United States District Court, E.D. Michigan, Southern Division
TONYA A. BOZER, Plaintiff,
NANCY A. BERRYHILL, ACTING COMMISSIONER OF SOCIAL SECURITY, Defendant.
OPINION AND ORDER (1) ADOPTING MAGISTRATE JUDGE'S
OCTOBER 17, 2017 REPORT AND RECOMMENDATION [ECF NO. 21]; (2)
DENYING PLAINTIFF'S MOTION FOR SUMMARY JUDGMENT (ECF NO.
16]; AND (3) GRANTING DEFENDANT'S MOTION FOR SUMMARY
JUDGMENT [ECF NO. 19]
V. PARKER, U.S. DISTRICT JUDGE.
September 14, 2016, Plaintiff filed this lawsuit challenging
Defendant's final decision denying her application for
benefits under the Social Security Act. On the same date, the
matter was referred to Magistrate Judge Mona K. Majzoub for
all pretrial proceedings, including a hearing and
determination of all non-dispositive matters pursuant to 28
U.S.C. § 636(b)(1)(A) and/or a report and recommendation
(“R&R”) on all dispositive matters pursuant
to 28 U.S.C. § 636(b)(1)(B). (ECF No. 3.) The parties
subsequently filed cross-motions for summary judgment. (ECF
Nos. 16, 19.)
October 17, 2017, Magistrate Judge Majzoub issued her R&R
in which she recommends that this Court deny Plaintiff's
motion, grant Defendant's motion, and affirm
Defendant's decision finding Plaintiff not disabled under
the Social Security Act. (ECF No. 21.) In her analysis of
Plaintiff's claim in the R&R, Magistrate Judge
Majzoub first rejects Plaintiff's argument that the
administrative law judge (“ALJ”) failed to
properly evaluate whether Plaintiff had a listing-level
impairment under Listing 12.05(C). (Id. at 5-7.)
Magistrate Judge Majzoub finds substantial evidence in the
record supporting the ALJ's conclusion that Plaintiff
failed to meet the second element of Paragraph C-that being,
“an additional and significant work-related limitation
or function.” (Id.) Next, Magistrate Judge
Majzoub rejects Plaintiff's argument that the ALJ failed
to properly evaluate a Mental Health Questionnaire completed
by counselor Valerie Yurgaites, LBSW. (Id. at 8.)
Judge Majzoub concludes by advising the parties that they may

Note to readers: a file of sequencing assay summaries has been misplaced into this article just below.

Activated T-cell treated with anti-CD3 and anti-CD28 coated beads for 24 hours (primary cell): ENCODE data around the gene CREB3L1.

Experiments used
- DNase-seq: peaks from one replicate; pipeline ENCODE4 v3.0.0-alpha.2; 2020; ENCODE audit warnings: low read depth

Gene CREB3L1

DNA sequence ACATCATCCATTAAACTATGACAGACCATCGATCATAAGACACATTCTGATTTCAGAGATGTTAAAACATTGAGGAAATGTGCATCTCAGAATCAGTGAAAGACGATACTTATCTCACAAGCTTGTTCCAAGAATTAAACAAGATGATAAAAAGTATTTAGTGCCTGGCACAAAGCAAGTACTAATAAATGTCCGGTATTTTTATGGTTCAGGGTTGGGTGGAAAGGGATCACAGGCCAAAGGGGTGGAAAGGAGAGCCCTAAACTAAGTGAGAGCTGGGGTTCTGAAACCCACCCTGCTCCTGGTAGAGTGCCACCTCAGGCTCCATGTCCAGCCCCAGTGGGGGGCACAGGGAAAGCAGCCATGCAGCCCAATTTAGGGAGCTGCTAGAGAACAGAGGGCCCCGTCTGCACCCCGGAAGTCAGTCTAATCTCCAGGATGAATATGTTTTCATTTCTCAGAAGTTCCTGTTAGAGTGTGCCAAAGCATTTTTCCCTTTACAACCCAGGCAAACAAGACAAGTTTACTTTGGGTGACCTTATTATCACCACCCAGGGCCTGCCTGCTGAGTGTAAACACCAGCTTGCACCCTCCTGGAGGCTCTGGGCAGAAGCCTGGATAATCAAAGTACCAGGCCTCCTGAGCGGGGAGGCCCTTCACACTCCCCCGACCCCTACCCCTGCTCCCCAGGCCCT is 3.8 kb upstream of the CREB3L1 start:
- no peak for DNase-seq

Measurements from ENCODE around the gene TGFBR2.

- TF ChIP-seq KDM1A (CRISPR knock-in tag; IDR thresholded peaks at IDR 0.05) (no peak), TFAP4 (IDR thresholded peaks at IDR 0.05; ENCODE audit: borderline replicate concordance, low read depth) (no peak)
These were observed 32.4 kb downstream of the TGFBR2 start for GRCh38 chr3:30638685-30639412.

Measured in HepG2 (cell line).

object to and seek review of the R&R within fourteen days
of service upon them. (Id. at 9.) She further
specifically advises the parties that “[f]ailure to
file specific objections constitutes a waiver of any further
right to appeal.” (Id.) Plaintiff filed
objections on October 26, 2017. (ECF No. 22.) Defendant
responded to Plaintiff's objections on November 9, 2017.
(ECF No. 23.)
42 U.S.C. § 405(g):
Any individual, after any final decision of the Commissioner
of Social Security made after a hearing to which he was a
party . . . may obtain a review of such decision by a civil
action . . . The court shall have the power to enter . . . a
judgment affirming, modifying, or reversing the decision of
the Commissioner of Social Security, with or without
remanding the cause for a rehearing. The findings of the
Commissioner of Social Security as to any fact, if supported
by substantial evidence, shall be conclusive . . .
42 U.S.C. § 405(g) (emphasis added); see also Boyes
v. Sec'y of Health and Human Servs., 46 F.3d 510,
511-12 (6th Cir. 1994). “Substantial evidence is
defined as ‘such relevant evidence as a reasonable mind
might accept as adequate to support a conclusion.'”
Abbott v. Sullivan, 905 F.2d 918, 922-23 (6th Cir.
1990) (quoting Richardson v. Perales, 402 U.S. 389,
401 (1971)). The Commissioner's findings are not subject
to reversal because substantial evidence exists in the record
to support a different conclusion. Mullen v. Brown,
800 F.2d 535, 545 (6th Cir. 1986) (citing Baker v.
Kechler, 730 F.2d 1147, 1150 (8th Cir. 1984)). If the
Commissioner's decision is supported by substantial
evidence, a reviewing court must affirm. Studaway v.
Sec'y of Health and Human Servs., 815 F.2d 1074,
1076 (6th Cir. 1987).
objections are filed to a magistrate judge's R&R on a
dispositive matter, the Court “make[s] a de novo
determination of those portions of the report or specified
proposed findings or recommendations to which objection is
made.” 28 U.S.C. § 636(b)(1). The Court, however,
“is not required to articulate all of the reasons it
rejects a party's objections.” Thomas v.
Halter, 131 F.Supp.2d 942, 944 (E.D. Mich. 2001)
(citations omitted). A party's failure to file objections
to certain conclusions of the report and recommendation
waives any further right to appeal on those issues. See
Smith v. Detroit Fed'n of Teachers Local 231,
829 F.2d 1370, 1373 (6th Cir. 1987). Likewise, the failure to
object to certain conclusions in the magistrate judge's
report releases the Court from its duty to independently
review those issues. See Thomas v. Arn, 474 U.S.
140, 149 (1985).
ALJ's Decision and the R&R
considering a disability claim is required to follow a
five-step sequential process to evaluate the claim. 20 C.F.R.
§ 404.1520(a)(4). The five-step process is as follows:
1. At the first step, the ALJ considers whether the claimant
is currently engaged in substantial gainful activity. 20
C.F.R. § 404.1520(a)(4)(i).
2. At the second step, the ALJ considers whether the claimant
has a severe medically determinable physical or mental
impairment that meets the duration requirement of the
regulations and which significantly limits the claimant's
ability to do basic work activities. 20 C.F.R. §§
404.1520(a)(4)(ii) and (c).
3. At the third step, the ALJ again considers the medical
severity of the claimant's impairment to determine
whether the impairment meets or equals an impairment listed
in 20 C.F.R. Part 404, Subpart P, Appendix 1. 20 C.F.R.
§ 404.1520(a)(4)(iii). If the claimant's impairment
meets any ...